Dispersion Methyltrimethoxysilane Tetramethoxysilane conditions conditions
    Example used content (g) content (g) (° C./min) (° C./min)
    8 Liquid L 4.0 0.5 120/5 660/5
    9 Liquid L 4.0 0.5 120/5  400/15
    10 Liquid L 4.5 0.0 120/5 660/5
    11 Liquid L 3.0 1.5 120/5 660/5
    12 Liquid M 4.0 0.5 120/5 660/5
    13 Liquid L 4.0 0.5 120/5 No firing
  • [0112]
    TABLE 3
    After the firing
    After the drying Film Surface Abrasion Fluorine
    Tv T1 T2 thickness Tv T1 T2 resistivity resistnce concentration
    Example (%) (%) (%) (μm) (%) (%) (%) (Ω/□) (%) (%)
    8 74 18 4 1.1 74 19 9 >100 M 3.1 1.4
    9 74 18 4 1.2 74 18 8 >100 M 4.4 1.7
    10 73 16 2 1.7 73 17 7 >100 M 3.8 1.5
    11 74 19 6 0.8 74 19 10 >100 M 2.1 1.1
    12 74 18 4 1.1 74 20 33 >100 M 3.2 0.0
    13 1.8 74 18 4 >100 M Peeled 1.8

    Note:

    The values for “After the firing” in Example 13 are meant for the values after the drying
  • [0113]
    TABLE 4
    Results of evaluation of the infrared shielding film
    Difference between after the
    After the drying After the firing drying and after the firing (%)
    Tv T1 T2 Tv T1 T2 Tv T1 T2
    Example (%) (%) (%) (%) (%) (%) (%) (%) (%)
    8 97 90 9 97 95 19 0 5 11
    9 97 90 9 97 90 17 0 0 9
    10 96 80 4 96 85 15 0 5 11
    11 97 95 13 97 95 21 0 0 9
    12 97 90 9 97 100 70 0 10 62
    13 97 90 9

    Note:

    The values for “After the firing” in Example 13 are meant for the values after the drying
  • [0114]
    As is evident from the results in Tables 2 to 4, the infrared shielding glasses having a coating film containing fluorinated ITO particles in Examples 8 to 11, have infrared shielding properties and electromagnetic wave transmittance even after the heat treatment at a high temperature and have highly abrasion resistant coating films formed by firing at a high temperature and thus have high durability. Further, as a result of the analysis of the state of In in the powder by X-ray photoelectron spectrometry (XPS), it was confirmed that fluorine was present as bonded to In, and fluorine was introduced into the crystal lattice of ITO.
  • [0115]
    Further, the infrared shielding glass in Example 12 as a Comparative Example, contained particles of ITO containing no fluorine, whereby T2 was remarkably increased by the firing at a high temperature, such being undesirable as an infrared shielding glass.
  • [0116]
    Further, with the infrared shielding glass in Example 13 as a Comparative Example, the curing was carried out at a low temperature where no oxidation of ITO took place, whereby it had a high infrared shielding property and electromagnetic wave shielding property, but the durability of the coating film was low, such being undesirable.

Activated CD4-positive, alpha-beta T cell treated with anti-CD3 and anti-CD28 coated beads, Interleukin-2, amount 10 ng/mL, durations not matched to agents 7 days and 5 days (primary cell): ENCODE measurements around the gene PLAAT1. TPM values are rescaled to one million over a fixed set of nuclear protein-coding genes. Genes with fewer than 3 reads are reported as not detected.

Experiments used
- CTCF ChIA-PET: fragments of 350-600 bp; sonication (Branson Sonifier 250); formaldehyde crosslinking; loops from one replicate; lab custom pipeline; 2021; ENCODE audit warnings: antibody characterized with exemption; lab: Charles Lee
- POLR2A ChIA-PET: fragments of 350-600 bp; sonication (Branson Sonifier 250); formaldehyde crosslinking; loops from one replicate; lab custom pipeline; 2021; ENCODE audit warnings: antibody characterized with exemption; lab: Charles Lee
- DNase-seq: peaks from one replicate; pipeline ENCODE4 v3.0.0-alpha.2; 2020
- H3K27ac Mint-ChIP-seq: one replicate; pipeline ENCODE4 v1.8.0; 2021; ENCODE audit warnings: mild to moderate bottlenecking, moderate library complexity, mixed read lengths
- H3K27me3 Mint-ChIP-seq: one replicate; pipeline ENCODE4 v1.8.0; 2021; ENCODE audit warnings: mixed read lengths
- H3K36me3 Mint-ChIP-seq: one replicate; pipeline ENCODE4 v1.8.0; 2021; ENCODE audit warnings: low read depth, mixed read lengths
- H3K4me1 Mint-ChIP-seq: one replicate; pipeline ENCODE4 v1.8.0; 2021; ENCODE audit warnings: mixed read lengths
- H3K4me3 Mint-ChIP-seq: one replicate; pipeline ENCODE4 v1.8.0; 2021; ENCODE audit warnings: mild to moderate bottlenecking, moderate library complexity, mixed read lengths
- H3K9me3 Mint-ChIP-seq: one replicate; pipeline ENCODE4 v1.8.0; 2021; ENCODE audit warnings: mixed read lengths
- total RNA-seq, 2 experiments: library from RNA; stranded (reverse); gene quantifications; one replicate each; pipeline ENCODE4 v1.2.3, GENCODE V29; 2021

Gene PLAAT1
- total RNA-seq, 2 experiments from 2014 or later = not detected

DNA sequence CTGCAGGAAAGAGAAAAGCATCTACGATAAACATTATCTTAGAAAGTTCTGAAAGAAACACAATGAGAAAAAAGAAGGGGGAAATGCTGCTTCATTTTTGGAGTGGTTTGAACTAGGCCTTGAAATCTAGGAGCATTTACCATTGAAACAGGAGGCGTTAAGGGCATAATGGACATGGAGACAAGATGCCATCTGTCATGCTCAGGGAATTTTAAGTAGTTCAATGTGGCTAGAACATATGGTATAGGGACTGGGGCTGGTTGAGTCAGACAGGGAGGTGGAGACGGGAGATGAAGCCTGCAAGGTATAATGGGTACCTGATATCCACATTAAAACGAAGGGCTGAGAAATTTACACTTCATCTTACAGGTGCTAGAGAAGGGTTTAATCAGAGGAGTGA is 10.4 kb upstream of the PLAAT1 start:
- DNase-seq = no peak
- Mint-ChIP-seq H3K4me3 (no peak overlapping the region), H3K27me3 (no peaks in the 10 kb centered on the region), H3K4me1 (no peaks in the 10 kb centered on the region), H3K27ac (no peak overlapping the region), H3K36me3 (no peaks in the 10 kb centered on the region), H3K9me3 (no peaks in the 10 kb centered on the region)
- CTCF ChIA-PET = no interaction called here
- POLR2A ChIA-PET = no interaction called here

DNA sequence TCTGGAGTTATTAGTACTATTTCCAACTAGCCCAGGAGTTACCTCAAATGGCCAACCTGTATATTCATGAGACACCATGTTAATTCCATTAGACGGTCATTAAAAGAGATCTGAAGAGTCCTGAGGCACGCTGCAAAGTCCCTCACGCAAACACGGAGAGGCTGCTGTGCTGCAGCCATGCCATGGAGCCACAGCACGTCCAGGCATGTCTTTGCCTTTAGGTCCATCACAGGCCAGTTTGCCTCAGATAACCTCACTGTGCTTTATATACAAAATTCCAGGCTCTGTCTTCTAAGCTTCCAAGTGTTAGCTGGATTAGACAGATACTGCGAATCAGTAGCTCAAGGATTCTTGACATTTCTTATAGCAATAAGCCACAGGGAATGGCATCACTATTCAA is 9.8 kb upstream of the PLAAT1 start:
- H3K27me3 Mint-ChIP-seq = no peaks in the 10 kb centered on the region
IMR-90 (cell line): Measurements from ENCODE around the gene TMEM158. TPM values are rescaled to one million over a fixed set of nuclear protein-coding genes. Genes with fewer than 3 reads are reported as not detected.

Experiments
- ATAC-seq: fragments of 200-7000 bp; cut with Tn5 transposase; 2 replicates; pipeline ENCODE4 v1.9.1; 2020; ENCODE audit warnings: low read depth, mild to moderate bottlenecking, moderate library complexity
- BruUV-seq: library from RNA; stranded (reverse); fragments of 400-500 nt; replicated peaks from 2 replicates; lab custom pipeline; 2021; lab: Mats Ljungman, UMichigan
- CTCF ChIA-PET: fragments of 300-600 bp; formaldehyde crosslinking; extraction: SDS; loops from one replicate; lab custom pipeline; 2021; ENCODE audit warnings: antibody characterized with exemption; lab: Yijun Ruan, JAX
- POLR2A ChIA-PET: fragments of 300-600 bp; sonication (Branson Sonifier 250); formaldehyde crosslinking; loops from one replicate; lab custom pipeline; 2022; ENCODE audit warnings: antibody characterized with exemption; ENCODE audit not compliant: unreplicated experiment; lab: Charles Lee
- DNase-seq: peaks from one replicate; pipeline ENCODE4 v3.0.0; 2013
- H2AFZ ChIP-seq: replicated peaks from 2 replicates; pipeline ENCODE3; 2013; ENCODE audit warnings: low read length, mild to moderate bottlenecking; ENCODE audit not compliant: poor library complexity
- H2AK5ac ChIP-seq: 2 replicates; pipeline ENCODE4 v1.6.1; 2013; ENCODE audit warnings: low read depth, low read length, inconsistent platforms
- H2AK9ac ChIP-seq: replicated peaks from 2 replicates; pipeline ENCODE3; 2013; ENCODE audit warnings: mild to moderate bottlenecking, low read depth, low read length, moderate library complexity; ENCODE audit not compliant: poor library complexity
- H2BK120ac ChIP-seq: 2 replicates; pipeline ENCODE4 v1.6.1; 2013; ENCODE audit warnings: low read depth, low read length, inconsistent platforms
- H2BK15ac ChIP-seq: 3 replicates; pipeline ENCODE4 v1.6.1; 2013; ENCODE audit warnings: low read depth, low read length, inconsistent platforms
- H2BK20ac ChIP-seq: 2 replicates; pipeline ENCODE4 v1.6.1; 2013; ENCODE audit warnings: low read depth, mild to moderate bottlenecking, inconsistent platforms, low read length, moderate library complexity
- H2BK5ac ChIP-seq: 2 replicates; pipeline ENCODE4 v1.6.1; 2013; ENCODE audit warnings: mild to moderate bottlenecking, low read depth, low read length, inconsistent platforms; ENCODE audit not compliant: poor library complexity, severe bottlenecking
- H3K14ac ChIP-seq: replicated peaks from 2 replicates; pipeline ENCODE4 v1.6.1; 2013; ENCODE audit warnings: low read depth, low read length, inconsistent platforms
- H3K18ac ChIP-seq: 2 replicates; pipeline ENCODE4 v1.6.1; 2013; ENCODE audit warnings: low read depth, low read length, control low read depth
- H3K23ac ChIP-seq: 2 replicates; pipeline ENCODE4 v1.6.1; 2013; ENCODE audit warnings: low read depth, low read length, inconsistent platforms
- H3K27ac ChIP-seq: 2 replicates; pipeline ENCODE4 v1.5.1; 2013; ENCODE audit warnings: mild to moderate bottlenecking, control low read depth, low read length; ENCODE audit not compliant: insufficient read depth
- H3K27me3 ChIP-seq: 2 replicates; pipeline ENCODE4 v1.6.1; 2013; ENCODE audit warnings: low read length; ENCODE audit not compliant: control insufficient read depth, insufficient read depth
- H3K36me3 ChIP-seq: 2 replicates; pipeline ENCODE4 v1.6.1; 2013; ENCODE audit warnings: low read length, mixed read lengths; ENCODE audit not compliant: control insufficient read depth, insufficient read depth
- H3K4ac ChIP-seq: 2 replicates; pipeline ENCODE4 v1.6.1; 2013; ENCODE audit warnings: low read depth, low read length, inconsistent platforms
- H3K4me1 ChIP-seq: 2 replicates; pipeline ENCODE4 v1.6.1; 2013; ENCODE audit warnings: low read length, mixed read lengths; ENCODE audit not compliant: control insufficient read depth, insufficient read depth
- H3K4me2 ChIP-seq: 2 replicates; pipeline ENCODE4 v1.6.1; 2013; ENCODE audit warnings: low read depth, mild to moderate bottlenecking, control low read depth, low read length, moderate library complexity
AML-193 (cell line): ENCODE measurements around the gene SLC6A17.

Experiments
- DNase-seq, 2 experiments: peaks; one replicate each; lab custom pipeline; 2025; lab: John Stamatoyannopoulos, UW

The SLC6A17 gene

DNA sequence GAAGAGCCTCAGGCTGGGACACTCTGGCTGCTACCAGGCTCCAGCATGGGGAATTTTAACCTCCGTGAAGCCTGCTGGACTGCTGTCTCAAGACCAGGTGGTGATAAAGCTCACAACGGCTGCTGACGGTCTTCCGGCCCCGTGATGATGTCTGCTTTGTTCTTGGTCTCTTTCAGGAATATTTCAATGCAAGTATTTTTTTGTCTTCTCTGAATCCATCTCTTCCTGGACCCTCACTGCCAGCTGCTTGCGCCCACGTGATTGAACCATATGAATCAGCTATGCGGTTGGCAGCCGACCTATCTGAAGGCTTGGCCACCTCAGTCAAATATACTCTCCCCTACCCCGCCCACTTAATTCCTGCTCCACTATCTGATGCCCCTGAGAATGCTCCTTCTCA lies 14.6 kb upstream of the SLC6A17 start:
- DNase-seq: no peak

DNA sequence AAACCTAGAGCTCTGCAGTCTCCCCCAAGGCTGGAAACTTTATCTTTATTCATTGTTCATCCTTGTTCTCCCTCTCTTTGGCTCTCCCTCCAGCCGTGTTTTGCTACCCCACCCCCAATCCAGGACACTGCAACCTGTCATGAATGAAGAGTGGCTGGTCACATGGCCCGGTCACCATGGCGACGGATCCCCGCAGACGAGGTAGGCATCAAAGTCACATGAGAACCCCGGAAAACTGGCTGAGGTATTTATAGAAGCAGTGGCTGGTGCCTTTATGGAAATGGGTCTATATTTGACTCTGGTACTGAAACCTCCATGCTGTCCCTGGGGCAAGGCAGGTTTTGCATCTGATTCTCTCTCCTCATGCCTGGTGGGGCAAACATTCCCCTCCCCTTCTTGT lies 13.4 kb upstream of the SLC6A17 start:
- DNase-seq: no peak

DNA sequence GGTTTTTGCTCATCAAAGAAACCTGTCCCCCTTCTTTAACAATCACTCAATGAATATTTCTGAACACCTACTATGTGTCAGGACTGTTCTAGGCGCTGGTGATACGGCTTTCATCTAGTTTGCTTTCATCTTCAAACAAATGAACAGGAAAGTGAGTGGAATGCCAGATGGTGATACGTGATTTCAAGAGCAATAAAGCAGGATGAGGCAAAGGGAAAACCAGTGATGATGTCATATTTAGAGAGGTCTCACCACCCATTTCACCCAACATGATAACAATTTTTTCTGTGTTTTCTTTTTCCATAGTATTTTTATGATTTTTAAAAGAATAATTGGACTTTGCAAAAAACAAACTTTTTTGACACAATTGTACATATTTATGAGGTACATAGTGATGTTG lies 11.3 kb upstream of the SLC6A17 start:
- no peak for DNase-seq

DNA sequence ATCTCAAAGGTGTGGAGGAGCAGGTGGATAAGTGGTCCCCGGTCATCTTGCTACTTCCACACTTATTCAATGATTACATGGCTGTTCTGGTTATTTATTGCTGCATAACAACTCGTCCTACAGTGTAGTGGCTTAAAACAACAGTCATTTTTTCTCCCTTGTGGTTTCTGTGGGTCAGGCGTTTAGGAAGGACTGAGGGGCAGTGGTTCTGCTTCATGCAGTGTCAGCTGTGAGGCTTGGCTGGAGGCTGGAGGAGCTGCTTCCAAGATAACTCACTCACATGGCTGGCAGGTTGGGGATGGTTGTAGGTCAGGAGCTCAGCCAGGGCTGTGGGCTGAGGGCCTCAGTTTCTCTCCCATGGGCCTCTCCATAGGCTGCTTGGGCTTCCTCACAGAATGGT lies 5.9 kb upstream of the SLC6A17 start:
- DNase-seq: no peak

• INDUSTRIAL APPLICABILITY
  • [0117]
    The infrared shielding glass of the present invention may be subjected to firing at a high temperature and has high durability, and thus it is useful even at a site where the coating film is exposed in the air. Further, it has a high electromagnetic wave transmittance, whereby in a case where an electromagnetic wave receiver and/or an electromagnetic wave transmitter (such as an antenna) is disposed in a room, electromagnetic waves to be received by the electromagnetic wave receiver or transmitted electromagnetic waves will not be attenuated, and in a case where an infrared shielding film is to be formed to cover a glass antenna, it is possible to prevent attenuation of the electromagnetic waves by the infrared shielding film, thereby to prevent decrease of the gain of the antenna. Further, it is also possible to prevent electromagnetic disturbance of mobile phones which have become widely used in recent years. Further, the infrared shielding glass of the present invention has a low infrared transmittance, is excellent in the heat insulation property and has a high visible light transmittance, and thus, it is useful as glass for automobile, glass for building, etc.
  • [0118]
    The entire disclosure of Japanese Patent Application No. 2002-219921 filed on Jul. 29, 2002 including specification, claims, drawings and summary is incorporated herein by reference in its entirety.
Patent Citations
Cited PatentFiling datePublication dateApplicantTitle
US4069630 *Mar 31, 1976Jan 24, 1978Ppg Industries, Inc.Heat reflecting window
US5518810 *Jun 30, 1994May 21, 1996Mitsubishi Materials CorporationInfrared ray cutoff material and infrared cutoff powder use for same